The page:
Distributed and synchronized production of parts of a property on several sites of the same or from different manufacturers, as well as flexible production of individualized products down to lot sizes of one, are essential features of the production in systems of generation Industry 4.0 and this requires the use of new production methods as well as a higher standardization.

“This means that communication will be even more important and dominant than it is today,” said Wenzel. “This is the driving force behind the new strategic orientation of the development of the technologies of Profibus & Profinet International (PI). In addition to targeted further development of PROFINET and IO-Link, in line with Industry 4.0, our innovations mainly concern the topics of semantics and information models, taking into account current security requirements and considering new business models that are currently emerging.”

The basis for Profinet is still the IEEE Ethernet standard. The further development of Ethernet in the IEEE 802.1 provides – behind TSN – real-time functions for all types of application of industrial automation, while maintaining a high degree of robustness with high utilization of the networks and the necessary determinism for time-critical applications. When integrating TSN into Profinet, PI selected parts of the portfolio of TSN’s features for optimal value and set scalable device capabilities tailored to their needs. “An integral part of the TSN strategy is that, additionally to real time (RT) and Isochronous real-time (IRT), Profinet can also work with TSN at the field level. The user view remains unchanged, and includes access to data, diagnostics and profiles such as Profisafe.”

Freeing the things

“Without the communication protocols that enables field sensors to communicate their data to the plant systems there would be no ‘Internet of Things.’ Instead, the things would simply be stranded islands of smart device information with no way to report back to the mothership about what’s happening in the process,” said Talon Petty, marketing & business development manager – Americas at FieldComm Group.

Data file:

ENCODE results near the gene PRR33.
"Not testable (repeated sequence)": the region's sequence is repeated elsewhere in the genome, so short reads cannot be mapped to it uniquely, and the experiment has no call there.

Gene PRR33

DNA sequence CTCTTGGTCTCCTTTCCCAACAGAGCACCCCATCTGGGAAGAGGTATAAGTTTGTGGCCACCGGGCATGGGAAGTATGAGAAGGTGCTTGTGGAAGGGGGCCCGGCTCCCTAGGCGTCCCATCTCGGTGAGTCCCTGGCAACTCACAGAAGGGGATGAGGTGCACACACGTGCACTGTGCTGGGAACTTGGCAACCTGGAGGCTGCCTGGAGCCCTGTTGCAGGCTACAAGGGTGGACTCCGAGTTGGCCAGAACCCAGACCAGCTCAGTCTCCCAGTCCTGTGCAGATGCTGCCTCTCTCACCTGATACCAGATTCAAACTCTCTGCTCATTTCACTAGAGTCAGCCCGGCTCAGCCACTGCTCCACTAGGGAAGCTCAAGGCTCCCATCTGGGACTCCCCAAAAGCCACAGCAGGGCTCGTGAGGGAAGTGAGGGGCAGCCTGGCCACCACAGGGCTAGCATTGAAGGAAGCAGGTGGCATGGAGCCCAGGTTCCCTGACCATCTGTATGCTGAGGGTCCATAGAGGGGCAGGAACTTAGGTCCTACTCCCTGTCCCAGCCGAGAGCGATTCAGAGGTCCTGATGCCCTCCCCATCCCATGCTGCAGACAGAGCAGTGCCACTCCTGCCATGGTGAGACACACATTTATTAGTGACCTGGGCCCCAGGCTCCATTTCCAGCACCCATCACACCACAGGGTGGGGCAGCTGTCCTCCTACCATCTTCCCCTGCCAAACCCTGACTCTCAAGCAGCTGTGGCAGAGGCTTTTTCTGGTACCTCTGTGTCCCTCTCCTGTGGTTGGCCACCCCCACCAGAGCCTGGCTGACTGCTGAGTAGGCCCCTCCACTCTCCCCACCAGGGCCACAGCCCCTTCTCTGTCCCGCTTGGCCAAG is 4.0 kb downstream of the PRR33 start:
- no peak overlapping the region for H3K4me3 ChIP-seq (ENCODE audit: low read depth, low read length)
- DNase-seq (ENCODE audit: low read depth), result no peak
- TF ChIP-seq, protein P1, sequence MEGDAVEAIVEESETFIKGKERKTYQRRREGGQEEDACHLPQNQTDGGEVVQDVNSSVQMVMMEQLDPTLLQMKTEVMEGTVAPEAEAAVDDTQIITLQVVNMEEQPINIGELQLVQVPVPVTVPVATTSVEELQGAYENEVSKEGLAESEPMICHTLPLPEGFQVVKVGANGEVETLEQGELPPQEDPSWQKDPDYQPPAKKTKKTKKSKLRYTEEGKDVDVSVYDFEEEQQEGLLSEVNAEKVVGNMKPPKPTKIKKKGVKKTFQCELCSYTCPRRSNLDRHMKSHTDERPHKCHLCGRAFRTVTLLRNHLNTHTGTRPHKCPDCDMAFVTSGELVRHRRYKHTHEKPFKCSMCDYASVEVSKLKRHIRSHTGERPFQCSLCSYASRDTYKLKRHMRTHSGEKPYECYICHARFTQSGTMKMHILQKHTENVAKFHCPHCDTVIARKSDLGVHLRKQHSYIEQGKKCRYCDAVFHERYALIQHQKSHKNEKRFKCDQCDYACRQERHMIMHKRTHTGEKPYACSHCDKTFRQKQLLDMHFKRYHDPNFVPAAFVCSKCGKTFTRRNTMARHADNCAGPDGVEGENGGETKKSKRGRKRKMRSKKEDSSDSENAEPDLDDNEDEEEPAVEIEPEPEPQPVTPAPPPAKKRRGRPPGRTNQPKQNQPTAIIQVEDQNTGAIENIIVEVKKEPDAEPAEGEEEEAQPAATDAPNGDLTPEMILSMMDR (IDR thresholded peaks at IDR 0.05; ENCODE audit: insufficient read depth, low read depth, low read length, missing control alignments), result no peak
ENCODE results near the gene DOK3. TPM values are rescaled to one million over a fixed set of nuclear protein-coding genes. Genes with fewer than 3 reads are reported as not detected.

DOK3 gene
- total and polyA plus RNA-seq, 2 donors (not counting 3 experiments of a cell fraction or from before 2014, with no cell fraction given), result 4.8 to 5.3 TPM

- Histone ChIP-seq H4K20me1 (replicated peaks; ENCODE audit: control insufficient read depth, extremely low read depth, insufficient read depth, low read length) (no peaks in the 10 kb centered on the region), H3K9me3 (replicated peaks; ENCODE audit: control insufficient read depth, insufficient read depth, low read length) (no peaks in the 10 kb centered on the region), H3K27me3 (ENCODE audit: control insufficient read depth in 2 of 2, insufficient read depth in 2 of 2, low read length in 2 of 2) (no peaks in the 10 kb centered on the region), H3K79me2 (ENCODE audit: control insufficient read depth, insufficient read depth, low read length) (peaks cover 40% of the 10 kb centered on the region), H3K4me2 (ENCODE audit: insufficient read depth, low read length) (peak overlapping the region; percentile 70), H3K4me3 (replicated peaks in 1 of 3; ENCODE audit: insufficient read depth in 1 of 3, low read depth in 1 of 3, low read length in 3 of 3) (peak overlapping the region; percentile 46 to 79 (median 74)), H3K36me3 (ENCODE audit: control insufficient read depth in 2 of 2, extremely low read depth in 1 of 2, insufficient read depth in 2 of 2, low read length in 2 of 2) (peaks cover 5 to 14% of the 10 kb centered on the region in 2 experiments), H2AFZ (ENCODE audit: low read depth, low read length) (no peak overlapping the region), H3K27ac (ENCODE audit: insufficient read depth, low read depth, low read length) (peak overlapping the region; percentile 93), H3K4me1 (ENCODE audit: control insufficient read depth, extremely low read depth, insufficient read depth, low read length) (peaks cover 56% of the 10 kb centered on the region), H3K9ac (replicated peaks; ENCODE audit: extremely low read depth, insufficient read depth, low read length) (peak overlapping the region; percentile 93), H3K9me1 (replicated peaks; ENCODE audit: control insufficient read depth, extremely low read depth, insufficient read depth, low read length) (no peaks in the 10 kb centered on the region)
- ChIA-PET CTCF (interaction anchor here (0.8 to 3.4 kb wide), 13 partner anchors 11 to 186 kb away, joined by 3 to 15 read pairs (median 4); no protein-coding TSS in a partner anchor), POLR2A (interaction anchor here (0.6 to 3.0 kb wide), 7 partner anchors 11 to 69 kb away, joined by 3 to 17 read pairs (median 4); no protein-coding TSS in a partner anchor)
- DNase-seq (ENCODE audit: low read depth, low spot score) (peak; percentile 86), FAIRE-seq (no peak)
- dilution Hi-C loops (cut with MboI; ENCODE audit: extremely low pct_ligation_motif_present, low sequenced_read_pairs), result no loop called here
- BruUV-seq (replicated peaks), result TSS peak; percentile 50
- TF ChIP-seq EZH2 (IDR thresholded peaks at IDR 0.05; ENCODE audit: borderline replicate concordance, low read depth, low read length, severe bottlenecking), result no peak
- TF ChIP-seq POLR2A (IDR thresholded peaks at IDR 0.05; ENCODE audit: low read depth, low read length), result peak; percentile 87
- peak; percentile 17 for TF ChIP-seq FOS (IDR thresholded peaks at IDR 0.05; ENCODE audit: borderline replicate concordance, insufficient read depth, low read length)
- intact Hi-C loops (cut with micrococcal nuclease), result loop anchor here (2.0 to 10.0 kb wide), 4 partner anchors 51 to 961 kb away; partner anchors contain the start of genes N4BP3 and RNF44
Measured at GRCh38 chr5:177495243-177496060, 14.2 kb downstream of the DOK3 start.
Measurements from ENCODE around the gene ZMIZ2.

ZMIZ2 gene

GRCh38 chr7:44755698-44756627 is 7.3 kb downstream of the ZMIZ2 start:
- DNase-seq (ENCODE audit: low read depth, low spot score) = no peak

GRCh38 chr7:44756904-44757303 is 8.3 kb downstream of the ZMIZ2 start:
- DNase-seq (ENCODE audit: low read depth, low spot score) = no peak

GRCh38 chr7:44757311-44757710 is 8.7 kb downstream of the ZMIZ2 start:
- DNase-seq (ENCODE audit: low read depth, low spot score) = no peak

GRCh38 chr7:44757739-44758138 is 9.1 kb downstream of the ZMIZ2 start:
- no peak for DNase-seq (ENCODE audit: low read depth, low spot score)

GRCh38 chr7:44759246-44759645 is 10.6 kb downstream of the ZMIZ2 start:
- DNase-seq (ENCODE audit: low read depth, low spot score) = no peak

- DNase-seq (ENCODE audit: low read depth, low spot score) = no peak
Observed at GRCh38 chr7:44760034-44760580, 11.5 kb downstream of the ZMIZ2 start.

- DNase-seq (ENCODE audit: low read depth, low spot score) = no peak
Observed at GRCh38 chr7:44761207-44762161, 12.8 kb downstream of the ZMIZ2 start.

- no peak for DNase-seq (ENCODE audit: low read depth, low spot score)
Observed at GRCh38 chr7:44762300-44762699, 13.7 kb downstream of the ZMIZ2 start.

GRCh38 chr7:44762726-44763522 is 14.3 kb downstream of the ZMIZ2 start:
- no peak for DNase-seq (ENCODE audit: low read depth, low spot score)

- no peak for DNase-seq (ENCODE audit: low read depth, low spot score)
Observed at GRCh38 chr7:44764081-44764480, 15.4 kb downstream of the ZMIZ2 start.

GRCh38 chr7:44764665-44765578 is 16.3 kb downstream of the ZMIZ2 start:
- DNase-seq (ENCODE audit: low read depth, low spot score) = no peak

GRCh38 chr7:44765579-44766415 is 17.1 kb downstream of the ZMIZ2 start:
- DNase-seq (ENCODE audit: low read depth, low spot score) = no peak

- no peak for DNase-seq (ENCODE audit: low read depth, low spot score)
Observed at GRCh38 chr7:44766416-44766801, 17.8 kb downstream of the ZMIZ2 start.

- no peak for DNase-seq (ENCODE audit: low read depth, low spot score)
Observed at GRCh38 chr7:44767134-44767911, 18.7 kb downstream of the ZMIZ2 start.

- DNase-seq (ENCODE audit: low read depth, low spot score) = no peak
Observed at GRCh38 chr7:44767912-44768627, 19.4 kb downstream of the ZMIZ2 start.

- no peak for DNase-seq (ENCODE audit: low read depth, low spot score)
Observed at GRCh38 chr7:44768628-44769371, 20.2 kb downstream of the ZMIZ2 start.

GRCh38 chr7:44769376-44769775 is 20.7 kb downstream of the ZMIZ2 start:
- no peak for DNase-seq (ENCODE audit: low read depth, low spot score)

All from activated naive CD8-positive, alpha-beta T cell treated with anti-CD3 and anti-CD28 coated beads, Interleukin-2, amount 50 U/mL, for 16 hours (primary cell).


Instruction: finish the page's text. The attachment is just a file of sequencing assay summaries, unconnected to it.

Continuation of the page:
As users begin their digital transformation they are looking for ways to connect systems and assets never previously thought possible. Integration is paramount to allow companies to continue to meet reliability demands. It was for this reason that field device integration (FDI) was created with support from major automation vendors. All these companies have dedicated many engineering hours to making this a robust standard for process automation to ease integration work by users by unifying device drivers, configuration tools, diagnostics and documentation regardless of operating system with an independent and downloadable software package compatible with any FDI registered host system.

The FDI effort is also supported by The OPC Foundation, Profibus/Profinet International, FDT Group and ISA. On the user front, both NAMUR and The Open Group support FDI and have included it in their visions for the future frameworks that support digital transformation and Industry 4.0.

The FieldComm Group has also recently been part of a joint effort to develop a standardized information model for the process industries. Along with the OPC Foundation the vision for creating a protocol independent, process automation device information model (PA-DIM) specification to implement the requirements of the NAMUR Open Architecture (NOA) was introduced at the ARC Forum in 2018. Since then PI is now also participating in this vision.

When used alongside registered products that support FieldComm Group and PI’s joint FDI technology, the aim of PA-DIM is to simplify FDI to systems and clouds, as recommended by NAMUR and ZVEI, by standardizing on a single information model that supports the many field device protocols used in process automation including HART, Foundation Fieldbus, ISA100.11a, Profibus PA, Profinet and WirelessHART.”

“Using the OPC UA based PA-DIM with FDI products will enable end users to dramatically reduce time to market for advanced analytics, big-data, and enterprise cloud solutions that can often rely on information from thousands of geographically dispersed field devices that use multiple process automation protocols,” said Stefan Hoppe, president and executive director at OPC Foundation.

Suzanne Gill is editor, Control Engineering Europe. This article originally appeared on the Control Engineering Europe website. Edited by Chris Vavra, production editor, Control Engineering, CFE Media, cvavra@cfemedia.com.


Suzanne Gill
Author Bio: Suzanne Gill is editor, Control Engineering Europe.